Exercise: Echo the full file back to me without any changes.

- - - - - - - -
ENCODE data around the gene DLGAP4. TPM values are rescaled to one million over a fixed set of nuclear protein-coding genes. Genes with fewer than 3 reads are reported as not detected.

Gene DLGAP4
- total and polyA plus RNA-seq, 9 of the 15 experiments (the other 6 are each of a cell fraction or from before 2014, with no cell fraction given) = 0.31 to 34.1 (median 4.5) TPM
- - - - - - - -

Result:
ENCODE data around the gene DLGAP4. TPM values are rescaled to one million over a fixed set of nuclear protein-coding genes. Genes with fewer than 3 reads are reported as not detected.

Gene DLGAP4
- total and polyA plus RNA-seq, 9 of the 15 experiments (the other 6 are each of a cell fraction or from before 2014, with no cell fraction given) = 0.31 to 34.1 (median 4.5) TPM